Nutrition and workout advice for toning and building.
Getting stronger or staying strong is an important part of overall health. Muscles support joints and bones, and allow you to do the activities you want to do. Here, a personal trainer and registered dietician weigh in on how to build muscle mass with the right balance of exercise and foods.
The Exercise Basics
“The basic principle of getting stronger is muscle overload, or making muscles work harder than they’re used to,” says Dan Horras, owner of personal training gym E5Fit in Buckhead. “Stimulate muscles, then give them time to rest and recover, and repeat the process.” It’s in the recovery state when everything from abs to biceps become stronger.
The average person should do a strength-training workout for 30-45 minutes, three days per week, says Horras. If you have time, you can do another two days of cardio, but he maintains that if you must choose because of a busy schedule, go for the strength training. “Cardio does not help you lose weight. Eighty percent of weight loss comes from diet, and the rest comes from muscle.”
To get stronger, he suggests focusing on compound exercises that involve a lot of muscles and making sure to work the entire body. Here are a few of his recommended exercises:
- Squats and lunges for core, back, glute and leg strength.
- Chest presses using dumbbells, a machine or pushups.
- A pulling exercise with bands or a machine to work the front of the body.
- Bracing moves that use the core to brace your body, such as planks.
Horras also encourages his clients not to focus on the scale since muscle weighs more than fat. “A pound of muscle is much denser and smaller than a pound of fat. Fat requires more space. You might gain pounds on the scale yet drop two dress sizes.”
The Nutrition Basics
Many people mistakenly think that protein is the key to building muscle, but it’s just one piece of the puzzle. “Protein is important. However, if you are in a calorie deficit or not eating enough macronutrients, such as fats, carbs and proteins, to put the body in an anabolic state, it doesn’t matter how much protein you take in. Your body won’t have enough energy to create muscle,” says Lauren Barkan, registered dietician with Sheryl Westerman Nutrition in Sandy Springs.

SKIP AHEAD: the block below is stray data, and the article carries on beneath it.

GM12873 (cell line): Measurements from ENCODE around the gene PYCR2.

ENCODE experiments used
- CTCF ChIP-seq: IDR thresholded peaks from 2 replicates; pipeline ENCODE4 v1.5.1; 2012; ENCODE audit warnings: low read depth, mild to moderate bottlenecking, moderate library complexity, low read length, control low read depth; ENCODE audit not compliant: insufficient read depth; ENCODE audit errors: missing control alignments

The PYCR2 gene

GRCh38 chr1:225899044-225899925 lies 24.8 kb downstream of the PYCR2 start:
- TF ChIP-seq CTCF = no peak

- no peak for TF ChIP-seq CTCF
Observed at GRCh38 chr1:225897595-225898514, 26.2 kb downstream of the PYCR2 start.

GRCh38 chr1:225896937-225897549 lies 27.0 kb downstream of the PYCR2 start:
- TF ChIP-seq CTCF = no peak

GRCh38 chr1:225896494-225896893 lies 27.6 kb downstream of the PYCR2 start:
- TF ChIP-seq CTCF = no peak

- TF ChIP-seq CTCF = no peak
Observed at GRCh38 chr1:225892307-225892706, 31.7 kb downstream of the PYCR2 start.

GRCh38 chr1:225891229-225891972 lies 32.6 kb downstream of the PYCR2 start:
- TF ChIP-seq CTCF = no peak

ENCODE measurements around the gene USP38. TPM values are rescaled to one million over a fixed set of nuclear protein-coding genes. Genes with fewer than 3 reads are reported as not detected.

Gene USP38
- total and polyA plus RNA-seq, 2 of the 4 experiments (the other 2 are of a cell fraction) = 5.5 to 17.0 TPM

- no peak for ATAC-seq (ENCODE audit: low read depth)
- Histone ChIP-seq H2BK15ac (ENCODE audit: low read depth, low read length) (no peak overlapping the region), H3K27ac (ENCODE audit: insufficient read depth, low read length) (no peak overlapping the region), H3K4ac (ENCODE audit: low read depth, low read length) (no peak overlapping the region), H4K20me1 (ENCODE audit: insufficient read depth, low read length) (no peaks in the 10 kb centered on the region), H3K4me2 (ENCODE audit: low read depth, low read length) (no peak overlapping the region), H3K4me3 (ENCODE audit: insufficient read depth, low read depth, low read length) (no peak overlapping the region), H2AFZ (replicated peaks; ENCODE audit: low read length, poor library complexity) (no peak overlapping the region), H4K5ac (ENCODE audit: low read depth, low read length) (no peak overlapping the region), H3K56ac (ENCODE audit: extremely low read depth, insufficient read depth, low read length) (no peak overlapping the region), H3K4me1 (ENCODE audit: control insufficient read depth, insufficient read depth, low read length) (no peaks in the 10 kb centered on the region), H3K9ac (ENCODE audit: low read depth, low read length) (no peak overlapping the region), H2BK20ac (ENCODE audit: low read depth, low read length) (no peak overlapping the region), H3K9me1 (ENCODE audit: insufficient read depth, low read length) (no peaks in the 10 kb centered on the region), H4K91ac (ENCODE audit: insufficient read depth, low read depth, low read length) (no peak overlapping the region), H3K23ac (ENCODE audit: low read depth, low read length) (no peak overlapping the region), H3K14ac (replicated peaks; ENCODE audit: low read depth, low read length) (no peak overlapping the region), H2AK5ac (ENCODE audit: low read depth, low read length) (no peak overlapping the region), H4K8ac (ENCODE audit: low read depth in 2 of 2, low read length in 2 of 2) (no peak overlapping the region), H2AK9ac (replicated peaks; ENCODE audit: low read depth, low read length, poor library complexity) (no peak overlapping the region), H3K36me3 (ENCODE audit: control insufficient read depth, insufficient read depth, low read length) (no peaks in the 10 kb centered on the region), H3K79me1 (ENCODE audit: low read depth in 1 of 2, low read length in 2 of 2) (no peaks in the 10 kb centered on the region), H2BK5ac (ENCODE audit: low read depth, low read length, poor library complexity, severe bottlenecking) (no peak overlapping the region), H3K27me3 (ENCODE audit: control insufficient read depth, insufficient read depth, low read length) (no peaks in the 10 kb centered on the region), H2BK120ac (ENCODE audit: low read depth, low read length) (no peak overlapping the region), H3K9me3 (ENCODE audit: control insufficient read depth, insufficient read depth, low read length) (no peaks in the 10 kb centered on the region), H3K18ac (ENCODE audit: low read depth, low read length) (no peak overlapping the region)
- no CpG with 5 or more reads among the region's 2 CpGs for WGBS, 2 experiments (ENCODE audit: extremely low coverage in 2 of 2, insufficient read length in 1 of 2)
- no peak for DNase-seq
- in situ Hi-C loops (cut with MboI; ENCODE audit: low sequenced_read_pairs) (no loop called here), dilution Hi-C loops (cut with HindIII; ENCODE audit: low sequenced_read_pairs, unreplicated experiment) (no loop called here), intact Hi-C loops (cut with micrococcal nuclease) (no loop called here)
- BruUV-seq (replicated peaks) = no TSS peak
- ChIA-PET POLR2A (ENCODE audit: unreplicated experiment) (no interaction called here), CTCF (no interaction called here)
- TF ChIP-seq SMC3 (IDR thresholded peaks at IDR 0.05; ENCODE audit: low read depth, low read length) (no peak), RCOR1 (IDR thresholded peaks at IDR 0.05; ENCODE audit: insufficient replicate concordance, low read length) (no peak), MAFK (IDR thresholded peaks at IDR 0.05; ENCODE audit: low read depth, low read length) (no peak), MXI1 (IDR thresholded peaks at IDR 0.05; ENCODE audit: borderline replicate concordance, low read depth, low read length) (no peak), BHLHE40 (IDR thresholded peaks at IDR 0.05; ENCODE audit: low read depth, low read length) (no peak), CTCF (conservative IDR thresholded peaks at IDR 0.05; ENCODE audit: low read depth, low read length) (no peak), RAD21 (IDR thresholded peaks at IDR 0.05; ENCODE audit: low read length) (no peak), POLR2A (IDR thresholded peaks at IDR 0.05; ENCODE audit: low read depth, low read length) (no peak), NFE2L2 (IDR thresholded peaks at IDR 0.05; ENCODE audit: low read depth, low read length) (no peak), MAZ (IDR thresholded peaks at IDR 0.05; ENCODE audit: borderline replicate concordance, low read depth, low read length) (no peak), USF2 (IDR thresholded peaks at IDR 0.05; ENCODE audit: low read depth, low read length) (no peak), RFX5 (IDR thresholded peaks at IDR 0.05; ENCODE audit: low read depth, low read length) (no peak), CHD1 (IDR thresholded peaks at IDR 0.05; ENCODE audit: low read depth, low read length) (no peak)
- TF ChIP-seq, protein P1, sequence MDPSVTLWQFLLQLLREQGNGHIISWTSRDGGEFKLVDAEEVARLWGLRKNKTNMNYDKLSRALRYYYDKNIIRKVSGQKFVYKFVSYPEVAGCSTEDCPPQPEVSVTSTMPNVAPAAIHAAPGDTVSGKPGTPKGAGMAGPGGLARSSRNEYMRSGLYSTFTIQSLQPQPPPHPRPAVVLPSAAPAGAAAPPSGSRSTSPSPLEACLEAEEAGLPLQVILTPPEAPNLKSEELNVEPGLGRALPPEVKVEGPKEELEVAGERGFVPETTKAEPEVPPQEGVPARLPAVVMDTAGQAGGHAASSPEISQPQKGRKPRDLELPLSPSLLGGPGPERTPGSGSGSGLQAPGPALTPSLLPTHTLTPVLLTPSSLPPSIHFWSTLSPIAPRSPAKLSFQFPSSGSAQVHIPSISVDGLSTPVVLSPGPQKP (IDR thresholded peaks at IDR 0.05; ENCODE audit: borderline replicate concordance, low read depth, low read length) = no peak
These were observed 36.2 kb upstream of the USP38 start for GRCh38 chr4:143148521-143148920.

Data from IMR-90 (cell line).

To build muscle, eat more calories than you’re burning and have healthy sources of carbohydrates in your diet. “If your body doesn’t have enough carbohydrates—its preferred energy source—it will use protein for energy, which is what is needed to build new muscle tissue,” says Barkan.
According to Barkan, good sources of carbohydrates that offer the most fiber and vitamins and minerals include whole grains, such as whole wheat breads, whole wheat pasta and brown rice; starchy plantbased foods, such as corn, beans and sweet and white potatoes; and fruit. And the best protein comes from lean sources of animal-based proteins. If you are a vegetarian or simply don’t like meat and seafood, the highest-protein, plant-based source is tofu.
While she’s not opposed to protein shakes and bars, Barkan suggests consuming those as snacks if you need to up your protein intake versus meal replacements so that meals remain more well-rounded.
So how many calories and how much protein, fat and carbs should you consume if you’re looking to put on muscle mass? It varies depending on your individual constitution, age, exercise routine and even genetics. A dietician can help determine what your body needs.
IS CREATINE GOOD FOR MUSCLE-BUILDING?
Creatine, an amino acid found in muscles, can be taken as a supplement if you feel you need more energy to complete a workout. “The purpose of creatine supplements, which have been proven safe and effective, is not to build muscle but to give muscles more energy so they take longer to fatigue, and you can work harder in the gym,” Barkan says.
SHERYL WESTERMAN NUTRITION
Managing Editor and Wellness Columnist at Simply Buckhead. Blogger at Badass + Healthy.